One of the big mysteries of the past few months in Australia’s complex electricity markets has been the performance and decisions of some of the big coal and hydro generators in Queensland – both coal and hydro.
Many observers have been stumped as to why, in the depth of recent negative pricing events that were caused by a combination of lots of solar, low demand and network constraints capping exports to the south – some coal generators actually increased generation, and the biggest “battery” in the state was hardly used to soak up the excess supply.
At one stage in September, as RenewEconomy reported at the time, most solar farms in Queensland turned off “en masse” in response to the negative prices, while coal generation increased and the 570MW pumped hydro facility stayed idle.
Some light was shed on this situation earlier this week, when the Australian Energy Market Operator noted that Wivenhoe had only “pumped” on 18 per cent of the occasions that prices went negative in the September quarter.
It blamed this on operational and environmental issues, and also on “commercial considerations” – likely to refer to how its former owner CS Energy managed its predominantly coal portfolio.
More light has been shed by the Australian Energy Regulator, in its own quarterly report released on Friday, which suggested that coal generators had been encouraged to boost capacity even during negative prices because of an effective bonus pool in frequency and ancillary control markets.
It is often forgotten that the spot price of electricity is just one of dozens of different markets operating within the National Electricy Market, with many of the additions focusing on FCAS.
AEMO has recently announced that it will make changes to the amount of FCAS is wants on standby in the market, partly because it is concerned that not enough FCAS has been available, particularly in markets such as Queensland where there are no big batteries, little demand response, and where coal generators have been relaxing their “governor” controls, which affects their ability to provide FCAS.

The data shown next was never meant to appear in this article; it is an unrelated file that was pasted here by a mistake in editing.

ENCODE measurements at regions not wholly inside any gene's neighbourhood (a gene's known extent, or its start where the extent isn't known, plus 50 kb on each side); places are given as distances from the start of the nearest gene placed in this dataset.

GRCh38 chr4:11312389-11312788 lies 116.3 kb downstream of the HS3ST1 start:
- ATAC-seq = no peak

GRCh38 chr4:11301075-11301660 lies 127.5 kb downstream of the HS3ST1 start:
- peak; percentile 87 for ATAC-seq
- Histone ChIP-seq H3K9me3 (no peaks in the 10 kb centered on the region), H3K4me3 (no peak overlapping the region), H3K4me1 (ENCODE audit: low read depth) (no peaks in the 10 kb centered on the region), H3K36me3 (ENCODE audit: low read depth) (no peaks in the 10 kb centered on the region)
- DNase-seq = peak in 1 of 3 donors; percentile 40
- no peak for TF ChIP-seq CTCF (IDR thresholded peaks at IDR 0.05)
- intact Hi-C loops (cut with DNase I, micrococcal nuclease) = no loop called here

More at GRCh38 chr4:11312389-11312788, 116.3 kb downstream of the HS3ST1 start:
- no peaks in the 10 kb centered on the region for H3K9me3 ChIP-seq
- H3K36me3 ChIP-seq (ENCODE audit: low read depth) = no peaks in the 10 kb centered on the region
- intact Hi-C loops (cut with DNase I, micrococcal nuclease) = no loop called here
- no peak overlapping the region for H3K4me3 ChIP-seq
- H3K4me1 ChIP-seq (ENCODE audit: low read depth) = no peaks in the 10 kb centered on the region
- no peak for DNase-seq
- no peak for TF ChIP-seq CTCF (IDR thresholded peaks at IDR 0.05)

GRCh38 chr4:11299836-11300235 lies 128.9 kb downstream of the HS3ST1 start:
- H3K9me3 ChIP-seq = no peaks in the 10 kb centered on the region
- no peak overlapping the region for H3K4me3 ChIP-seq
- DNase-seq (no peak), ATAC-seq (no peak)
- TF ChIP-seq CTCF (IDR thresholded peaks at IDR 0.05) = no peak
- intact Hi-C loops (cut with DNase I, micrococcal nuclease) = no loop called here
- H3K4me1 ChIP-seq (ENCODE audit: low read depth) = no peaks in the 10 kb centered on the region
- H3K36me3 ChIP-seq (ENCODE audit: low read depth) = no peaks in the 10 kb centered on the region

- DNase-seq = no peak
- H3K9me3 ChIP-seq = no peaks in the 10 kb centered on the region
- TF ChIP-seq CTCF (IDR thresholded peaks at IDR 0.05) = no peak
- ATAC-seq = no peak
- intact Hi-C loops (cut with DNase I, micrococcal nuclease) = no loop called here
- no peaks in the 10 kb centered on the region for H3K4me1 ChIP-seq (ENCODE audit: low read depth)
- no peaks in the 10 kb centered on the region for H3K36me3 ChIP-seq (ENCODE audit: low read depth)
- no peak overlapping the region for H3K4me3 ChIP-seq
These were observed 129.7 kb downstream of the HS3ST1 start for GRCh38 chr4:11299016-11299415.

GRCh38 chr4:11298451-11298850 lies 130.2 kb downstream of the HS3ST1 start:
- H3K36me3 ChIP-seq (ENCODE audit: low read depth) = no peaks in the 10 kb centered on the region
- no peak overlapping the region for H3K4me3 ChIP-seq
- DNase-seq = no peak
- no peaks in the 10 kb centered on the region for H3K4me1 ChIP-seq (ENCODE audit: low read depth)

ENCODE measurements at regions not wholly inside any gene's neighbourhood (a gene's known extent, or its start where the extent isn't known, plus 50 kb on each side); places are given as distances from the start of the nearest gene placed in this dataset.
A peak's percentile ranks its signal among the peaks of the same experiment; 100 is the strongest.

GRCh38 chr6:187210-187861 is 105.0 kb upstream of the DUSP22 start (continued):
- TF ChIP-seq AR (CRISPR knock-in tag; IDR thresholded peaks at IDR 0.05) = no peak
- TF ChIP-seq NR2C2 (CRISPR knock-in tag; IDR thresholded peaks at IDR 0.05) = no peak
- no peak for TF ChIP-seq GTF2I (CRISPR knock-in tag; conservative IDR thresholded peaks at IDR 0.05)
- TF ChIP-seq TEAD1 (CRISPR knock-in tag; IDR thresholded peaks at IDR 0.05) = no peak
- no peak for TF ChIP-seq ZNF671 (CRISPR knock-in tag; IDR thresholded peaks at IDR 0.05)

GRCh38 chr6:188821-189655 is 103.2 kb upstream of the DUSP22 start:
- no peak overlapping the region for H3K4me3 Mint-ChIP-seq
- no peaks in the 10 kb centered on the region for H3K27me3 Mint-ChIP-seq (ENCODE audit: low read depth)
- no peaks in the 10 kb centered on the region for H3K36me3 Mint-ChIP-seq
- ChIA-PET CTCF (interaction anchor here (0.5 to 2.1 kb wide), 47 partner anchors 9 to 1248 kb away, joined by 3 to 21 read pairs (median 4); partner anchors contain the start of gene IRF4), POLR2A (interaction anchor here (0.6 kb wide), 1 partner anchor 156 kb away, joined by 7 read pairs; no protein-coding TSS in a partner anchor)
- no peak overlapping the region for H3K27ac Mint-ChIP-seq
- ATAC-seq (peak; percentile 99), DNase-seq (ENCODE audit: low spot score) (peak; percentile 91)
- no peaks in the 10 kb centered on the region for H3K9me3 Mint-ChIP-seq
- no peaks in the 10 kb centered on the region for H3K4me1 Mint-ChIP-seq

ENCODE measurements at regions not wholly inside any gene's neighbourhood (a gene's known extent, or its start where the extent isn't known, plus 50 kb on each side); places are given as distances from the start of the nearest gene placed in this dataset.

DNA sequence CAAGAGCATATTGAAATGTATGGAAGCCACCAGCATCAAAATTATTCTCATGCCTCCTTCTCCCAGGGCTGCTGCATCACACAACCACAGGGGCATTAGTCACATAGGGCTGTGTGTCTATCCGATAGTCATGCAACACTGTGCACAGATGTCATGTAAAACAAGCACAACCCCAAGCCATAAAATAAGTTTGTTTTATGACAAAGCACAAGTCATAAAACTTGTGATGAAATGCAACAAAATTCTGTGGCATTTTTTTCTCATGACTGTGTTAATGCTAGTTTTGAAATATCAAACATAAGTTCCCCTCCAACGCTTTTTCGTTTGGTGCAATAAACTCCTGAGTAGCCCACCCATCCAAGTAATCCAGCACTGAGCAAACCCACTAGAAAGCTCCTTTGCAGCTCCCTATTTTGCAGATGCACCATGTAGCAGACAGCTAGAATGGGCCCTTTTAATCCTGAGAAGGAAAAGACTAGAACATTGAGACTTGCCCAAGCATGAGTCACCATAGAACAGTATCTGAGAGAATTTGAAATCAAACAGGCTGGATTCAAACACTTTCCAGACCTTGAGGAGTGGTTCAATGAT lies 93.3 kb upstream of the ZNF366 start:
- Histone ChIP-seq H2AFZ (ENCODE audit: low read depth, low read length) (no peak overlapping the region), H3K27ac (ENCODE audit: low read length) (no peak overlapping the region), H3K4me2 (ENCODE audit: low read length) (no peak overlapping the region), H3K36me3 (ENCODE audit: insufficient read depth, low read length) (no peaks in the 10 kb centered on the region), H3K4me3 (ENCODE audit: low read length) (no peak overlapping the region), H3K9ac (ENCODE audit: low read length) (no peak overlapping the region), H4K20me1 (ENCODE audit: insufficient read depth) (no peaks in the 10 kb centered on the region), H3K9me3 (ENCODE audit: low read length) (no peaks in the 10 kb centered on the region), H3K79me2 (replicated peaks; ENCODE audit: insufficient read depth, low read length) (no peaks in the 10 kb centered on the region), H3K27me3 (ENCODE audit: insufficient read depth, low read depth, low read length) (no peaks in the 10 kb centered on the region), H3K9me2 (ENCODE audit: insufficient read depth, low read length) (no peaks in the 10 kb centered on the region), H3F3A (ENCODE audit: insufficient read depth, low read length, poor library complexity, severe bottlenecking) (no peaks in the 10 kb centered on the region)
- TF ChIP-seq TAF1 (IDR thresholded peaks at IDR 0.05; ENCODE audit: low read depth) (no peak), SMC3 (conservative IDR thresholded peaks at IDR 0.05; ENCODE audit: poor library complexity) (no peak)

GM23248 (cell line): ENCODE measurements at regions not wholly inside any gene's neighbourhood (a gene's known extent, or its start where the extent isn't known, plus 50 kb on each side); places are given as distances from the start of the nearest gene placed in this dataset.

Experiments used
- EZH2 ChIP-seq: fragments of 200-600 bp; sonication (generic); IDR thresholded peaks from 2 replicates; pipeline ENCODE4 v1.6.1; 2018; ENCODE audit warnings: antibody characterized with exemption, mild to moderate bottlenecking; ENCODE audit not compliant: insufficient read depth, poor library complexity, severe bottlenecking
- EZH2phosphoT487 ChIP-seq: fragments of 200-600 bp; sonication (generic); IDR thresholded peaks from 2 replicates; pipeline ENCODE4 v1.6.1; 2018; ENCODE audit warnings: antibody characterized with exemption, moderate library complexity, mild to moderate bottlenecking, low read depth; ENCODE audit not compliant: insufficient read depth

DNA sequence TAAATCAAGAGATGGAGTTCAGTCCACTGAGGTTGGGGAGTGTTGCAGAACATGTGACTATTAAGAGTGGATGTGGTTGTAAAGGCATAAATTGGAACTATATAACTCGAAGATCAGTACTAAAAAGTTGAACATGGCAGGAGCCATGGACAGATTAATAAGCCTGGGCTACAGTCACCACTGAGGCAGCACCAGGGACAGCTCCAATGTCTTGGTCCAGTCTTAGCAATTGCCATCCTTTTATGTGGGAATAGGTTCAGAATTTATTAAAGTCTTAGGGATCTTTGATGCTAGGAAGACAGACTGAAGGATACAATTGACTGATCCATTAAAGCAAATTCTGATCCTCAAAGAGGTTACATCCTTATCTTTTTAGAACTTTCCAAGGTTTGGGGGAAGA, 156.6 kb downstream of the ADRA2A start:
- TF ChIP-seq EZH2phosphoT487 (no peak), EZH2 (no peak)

This issue was brought to its attention in the big outages that followed a lighning strike on the main link between Queensland and NSW on August 25 last year.
It created such a ruction in the grid that Queensland and South Australia separated, outages swept across NSW, Victoria and Tasmania, and while South Australia – thanks to the Tesla battery – had no problems, the lack of FCAS response from Queensland coal generators left that state in a perilous position.
It was an event that sent the industry bananas with frustration.
By changing the rules, AEMO has effectively increased the amount of mainland base “regulation” FCAS volumes by 50 MW in March, and a further 20 MW in April and 20 MW in May 2019, or a total of 90MW, due to deteriorating frequency performance.
It has also increased the amount of “contingency” FCAS by around 100MW, and will likely do so again in the second phase of its proposed changes. And while the presence of the Tesla big battery has punctured the FCAS cartel in South Australia – where the gas markets could charge what they liked when constraints were imposed – there are no big batteries in the sunshine state.
(Regulation FCAS refers to small changes of supply, and contingency FCAS looks to manage large changes in supply, in the event, for instance, of a network fault or a sudden generator or load outage).
This has led to some bizarre outcomes in the market, and incentives to coal generators to increase generation during negative pricing events, when normally they would be seeking to ramp down. Or, if they had a pumped hydro facility or battery storage, to switch those facilities on.
As the AER noted:
“We have also observed participants rebidding capacity to low prices in Queensland at the time of negative prices, citing ‘FCAS/Energy co-optimisation’ as the reason.
“Participants who offer capacity into the FCAS markets in Queensland are mainly coal-fired generators. When the price of energy is negative these generators may have incentives to increase dispatch in FCAS markets where the prices may be higher.”
It cites the example of September 4, 2019, when the price for some lower services was above $300/MWh at the time that energy prices were negative, so delivering enough incentives for coal generators to lift their output, and effectively chase the solar and wind farms out of the market.
(The coal generators could dominate the FCAS market because the network constraints effectively shut battery competitors elsewhere out of that market).
This is just part of the problems with FCAS at the moment, a subject we will jump back into next week.
But it was also interesting to note – just for the record – that while increased generation of wind and solar, and network constraints that limit exports – have been blamed for negative pricing events, it is the coal generators who actually bid most of their capacity below zero.
The AER says negative pricing events are a normal part of the market, and coal generators in Queensland bid 71 per cent of their capacity at negative during the September quarter, which meant that for some of the time there was enough negatively prices coal capacity to meet demand.
Why? Because much coal capacity is unable to be flexible about output, and would prefer to endure periods of negative prices to avoid greater costs, or to meet contracted loads.
So coal generators don’t switch off, while solar and wind farms and gas generators do, unless directed otherwise. And batteries and pumped hydro should charge and pump.